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Paddles made by Grey Owl Paddles are shown in the manufacturing process. (Ryan Walker for The Globe and Mail)

Paddles made by Grey Owl Paddles are shown in the manufacturing process.

(Ryan Walker for The Globe and Mail)

Canada’s coolest canoe paddle Add to ...

Stockbrokers live by risk. But few can match Brian Dorfman’s big bet 40 years ago when he jettisoned an unfulfilling broker job at Dominion Securities to start whittling canoe paddles. He wasn’t much of a woodworker then, but he knew a market opportunity.

In the early ’70s, the movie Deliverance drew thousands of baby boomers to canoeing, and Dorfman realized manufacturers couldn’t meet the demand. “When we started doing trips to Algonquin Park and Temagami, we could never get nice paddles,” he says. “We’d rent a canoe up there and basically get a couple pieces of timber to paddle with.” In 1976, he opened his own plant—a 2,500-square-foot bay in a Cambridge, Ontario, industrial mall—and began crafting high-end paddles.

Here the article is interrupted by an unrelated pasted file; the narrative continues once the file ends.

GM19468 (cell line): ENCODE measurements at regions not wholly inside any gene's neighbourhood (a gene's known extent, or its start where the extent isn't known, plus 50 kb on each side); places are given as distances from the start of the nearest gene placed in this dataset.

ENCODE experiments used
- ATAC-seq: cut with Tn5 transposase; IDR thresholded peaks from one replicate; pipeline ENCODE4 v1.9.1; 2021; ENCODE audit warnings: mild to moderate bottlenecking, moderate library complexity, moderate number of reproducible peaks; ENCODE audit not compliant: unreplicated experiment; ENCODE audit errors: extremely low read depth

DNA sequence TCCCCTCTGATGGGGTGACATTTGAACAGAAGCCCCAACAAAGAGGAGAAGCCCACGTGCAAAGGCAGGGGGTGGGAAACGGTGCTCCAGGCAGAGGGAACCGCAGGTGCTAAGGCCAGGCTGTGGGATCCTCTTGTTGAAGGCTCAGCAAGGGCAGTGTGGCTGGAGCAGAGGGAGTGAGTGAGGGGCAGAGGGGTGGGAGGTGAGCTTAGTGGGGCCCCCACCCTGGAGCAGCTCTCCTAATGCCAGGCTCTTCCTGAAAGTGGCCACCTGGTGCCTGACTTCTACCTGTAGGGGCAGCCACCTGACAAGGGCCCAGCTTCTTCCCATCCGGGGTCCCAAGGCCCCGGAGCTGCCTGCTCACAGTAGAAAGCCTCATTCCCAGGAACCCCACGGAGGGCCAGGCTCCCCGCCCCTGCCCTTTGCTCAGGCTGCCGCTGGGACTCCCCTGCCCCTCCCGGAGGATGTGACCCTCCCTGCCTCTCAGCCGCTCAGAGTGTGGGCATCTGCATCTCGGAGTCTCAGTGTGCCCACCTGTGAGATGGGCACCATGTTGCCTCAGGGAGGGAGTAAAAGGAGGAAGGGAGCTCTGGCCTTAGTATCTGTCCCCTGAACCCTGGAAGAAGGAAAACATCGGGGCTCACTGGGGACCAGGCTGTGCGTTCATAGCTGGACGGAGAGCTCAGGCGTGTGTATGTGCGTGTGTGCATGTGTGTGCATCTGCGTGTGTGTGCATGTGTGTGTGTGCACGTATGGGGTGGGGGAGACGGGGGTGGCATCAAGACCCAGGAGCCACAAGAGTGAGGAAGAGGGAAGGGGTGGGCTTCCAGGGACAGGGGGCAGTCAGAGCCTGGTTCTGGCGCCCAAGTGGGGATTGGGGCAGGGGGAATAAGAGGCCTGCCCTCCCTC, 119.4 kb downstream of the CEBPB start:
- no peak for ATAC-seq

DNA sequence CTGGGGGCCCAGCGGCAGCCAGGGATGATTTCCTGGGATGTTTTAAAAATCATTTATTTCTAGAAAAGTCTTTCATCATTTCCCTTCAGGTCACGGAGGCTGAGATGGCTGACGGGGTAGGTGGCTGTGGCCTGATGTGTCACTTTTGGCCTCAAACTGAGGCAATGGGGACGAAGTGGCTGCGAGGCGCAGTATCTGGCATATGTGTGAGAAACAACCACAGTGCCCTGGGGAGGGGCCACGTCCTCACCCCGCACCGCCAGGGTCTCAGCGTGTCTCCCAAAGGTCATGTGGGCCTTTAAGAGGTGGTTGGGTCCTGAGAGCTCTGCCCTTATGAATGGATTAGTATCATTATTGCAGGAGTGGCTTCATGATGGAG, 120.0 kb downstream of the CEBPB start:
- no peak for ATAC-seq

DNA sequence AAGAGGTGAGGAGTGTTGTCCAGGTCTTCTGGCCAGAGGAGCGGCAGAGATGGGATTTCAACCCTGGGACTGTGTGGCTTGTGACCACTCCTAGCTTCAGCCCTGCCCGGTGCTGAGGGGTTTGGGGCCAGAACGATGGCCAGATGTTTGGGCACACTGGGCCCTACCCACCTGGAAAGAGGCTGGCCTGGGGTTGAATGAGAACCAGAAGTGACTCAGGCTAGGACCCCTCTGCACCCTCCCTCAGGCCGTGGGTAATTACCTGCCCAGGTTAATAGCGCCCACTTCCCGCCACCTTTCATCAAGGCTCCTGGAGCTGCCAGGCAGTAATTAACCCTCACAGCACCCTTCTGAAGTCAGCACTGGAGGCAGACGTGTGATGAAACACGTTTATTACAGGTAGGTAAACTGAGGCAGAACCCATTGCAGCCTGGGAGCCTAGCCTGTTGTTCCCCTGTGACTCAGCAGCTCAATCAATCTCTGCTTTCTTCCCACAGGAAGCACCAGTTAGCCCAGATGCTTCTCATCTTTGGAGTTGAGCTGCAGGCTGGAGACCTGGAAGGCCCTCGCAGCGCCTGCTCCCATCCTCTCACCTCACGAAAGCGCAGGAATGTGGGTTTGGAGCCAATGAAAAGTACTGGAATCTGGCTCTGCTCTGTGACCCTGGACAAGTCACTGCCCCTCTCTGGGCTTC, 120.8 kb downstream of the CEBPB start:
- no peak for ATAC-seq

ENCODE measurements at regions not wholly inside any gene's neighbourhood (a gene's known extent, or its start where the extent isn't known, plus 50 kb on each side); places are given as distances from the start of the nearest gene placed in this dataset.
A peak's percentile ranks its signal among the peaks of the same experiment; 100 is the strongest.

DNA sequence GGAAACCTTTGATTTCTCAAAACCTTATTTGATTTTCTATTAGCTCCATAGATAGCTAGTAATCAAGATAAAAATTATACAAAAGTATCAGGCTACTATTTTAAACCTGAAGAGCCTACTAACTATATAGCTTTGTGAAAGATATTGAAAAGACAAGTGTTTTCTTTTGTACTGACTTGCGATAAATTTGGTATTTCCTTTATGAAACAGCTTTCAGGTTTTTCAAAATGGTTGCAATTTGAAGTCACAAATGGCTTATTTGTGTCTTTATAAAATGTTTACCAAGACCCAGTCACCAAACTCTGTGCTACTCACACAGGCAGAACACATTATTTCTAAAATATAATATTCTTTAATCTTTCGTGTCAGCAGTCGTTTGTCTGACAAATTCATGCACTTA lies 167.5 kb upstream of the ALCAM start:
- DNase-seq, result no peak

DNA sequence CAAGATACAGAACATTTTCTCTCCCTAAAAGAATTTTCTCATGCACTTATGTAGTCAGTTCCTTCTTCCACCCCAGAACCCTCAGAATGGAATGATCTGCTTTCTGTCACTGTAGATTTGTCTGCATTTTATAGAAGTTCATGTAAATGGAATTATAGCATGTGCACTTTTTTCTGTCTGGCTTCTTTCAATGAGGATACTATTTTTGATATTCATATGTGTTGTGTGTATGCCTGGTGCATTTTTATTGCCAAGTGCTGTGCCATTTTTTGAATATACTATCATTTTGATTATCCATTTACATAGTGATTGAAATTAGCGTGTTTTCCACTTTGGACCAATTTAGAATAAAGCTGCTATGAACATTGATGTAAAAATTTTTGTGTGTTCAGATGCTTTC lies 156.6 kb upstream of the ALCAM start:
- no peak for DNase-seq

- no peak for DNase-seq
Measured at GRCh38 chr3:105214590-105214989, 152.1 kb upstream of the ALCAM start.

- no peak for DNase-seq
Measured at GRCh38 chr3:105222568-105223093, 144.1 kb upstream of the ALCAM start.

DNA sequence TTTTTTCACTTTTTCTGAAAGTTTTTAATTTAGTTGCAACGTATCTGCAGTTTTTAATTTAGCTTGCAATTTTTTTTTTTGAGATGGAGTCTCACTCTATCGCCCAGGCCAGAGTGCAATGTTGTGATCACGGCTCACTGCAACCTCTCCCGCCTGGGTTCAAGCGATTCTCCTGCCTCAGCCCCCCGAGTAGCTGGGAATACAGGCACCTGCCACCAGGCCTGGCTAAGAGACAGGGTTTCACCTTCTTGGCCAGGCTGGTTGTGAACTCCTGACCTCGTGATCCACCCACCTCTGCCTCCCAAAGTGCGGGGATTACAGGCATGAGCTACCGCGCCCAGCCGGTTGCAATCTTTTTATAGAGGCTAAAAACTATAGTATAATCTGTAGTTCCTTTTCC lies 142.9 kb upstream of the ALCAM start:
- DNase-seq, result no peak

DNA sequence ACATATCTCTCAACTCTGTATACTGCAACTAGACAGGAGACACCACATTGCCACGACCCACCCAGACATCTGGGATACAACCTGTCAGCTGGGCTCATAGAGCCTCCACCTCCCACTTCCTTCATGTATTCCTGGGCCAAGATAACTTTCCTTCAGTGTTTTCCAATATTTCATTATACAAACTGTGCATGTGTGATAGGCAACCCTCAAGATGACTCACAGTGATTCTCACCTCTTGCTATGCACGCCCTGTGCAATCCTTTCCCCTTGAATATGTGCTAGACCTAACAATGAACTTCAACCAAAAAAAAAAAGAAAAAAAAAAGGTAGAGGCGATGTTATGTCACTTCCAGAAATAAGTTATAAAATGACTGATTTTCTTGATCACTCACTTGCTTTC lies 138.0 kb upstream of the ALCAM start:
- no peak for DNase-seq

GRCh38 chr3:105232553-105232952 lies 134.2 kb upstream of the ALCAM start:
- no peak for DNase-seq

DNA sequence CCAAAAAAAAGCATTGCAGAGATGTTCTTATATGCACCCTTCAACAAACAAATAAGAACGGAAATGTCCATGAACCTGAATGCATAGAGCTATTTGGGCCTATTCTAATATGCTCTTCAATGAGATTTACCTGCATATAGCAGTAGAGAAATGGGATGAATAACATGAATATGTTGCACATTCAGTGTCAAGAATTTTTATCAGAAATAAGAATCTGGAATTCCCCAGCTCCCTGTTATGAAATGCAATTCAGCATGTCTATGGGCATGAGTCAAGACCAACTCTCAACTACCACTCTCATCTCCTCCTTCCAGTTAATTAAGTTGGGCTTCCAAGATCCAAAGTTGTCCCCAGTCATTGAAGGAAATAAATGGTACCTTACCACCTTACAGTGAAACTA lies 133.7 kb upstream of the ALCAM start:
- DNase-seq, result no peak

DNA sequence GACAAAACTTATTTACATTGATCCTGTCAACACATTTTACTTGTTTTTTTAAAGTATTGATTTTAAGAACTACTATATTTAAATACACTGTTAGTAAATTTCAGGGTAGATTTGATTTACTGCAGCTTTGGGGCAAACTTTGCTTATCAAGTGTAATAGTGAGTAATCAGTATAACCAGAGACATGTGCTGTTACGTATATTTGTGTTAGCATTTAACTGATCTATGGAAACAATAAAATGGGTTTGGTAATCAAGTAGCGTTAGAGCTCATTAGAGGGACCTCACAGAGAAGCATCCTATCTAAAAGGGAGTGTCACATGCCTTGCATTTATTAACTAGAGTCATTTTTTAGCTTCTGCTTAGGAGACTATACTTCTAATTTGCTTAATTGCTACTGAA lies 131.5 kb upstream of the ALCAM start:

Perhaps his biggest break came in 1988, when Olympic canoeist Hugh Fisher returned from a dragon-boat race in Hong Kong, handed Dorfman a dragon-boat paddle, and said, “You should consider this; it’s going to be big some day.” Twenty-seven years later, Grey Owl Paddles is the world’s biggest manufacturer of dragon-boat paddles, pumping out around 10,000 a year. These days, Dorfman is constantly testing new prototypes at his Orillia cottage, which certainly beats life on the trading floor.

Photos by Ryan Walker for Report on Business magazine

Follow on Twitter: @Nut_Graf

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